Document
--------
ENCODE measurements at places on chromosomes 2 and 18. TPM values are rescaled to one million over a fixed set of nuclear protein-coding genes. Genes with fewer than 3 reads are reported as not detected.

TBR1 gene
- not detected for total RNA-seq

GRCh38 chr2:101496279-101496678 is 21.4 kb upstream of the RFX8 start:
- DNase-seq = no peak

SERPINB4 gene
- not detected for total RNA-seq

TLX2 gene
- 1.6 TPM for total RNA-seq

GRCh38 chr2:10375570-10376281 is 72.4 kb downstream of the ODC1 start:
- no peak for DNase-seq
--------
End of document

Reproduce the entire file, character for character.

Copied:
ENCODE measurements at places on chromosomes 2 and 18. TPM values are rescaled to one million over a fixed set of nuclear protein-coding genes. Genes with fewer than 3 reads are reported as not detected.

TBR1 gene
- not detected for total RNA-seq

GRCh38 chr2:101496279-101496678 is 21.4 kb upstream of the RFX8 start:
- DNase-seq = no peak

SERPINB4 gene
- not detected for total RNA-seq

TLX2 gene
- 1.6 TPM for total RNA-seq

GRCh38 chr2:10375570-10376281 is 72.4 kb downstream of the ODC1 start:
- no peak for DNase-seq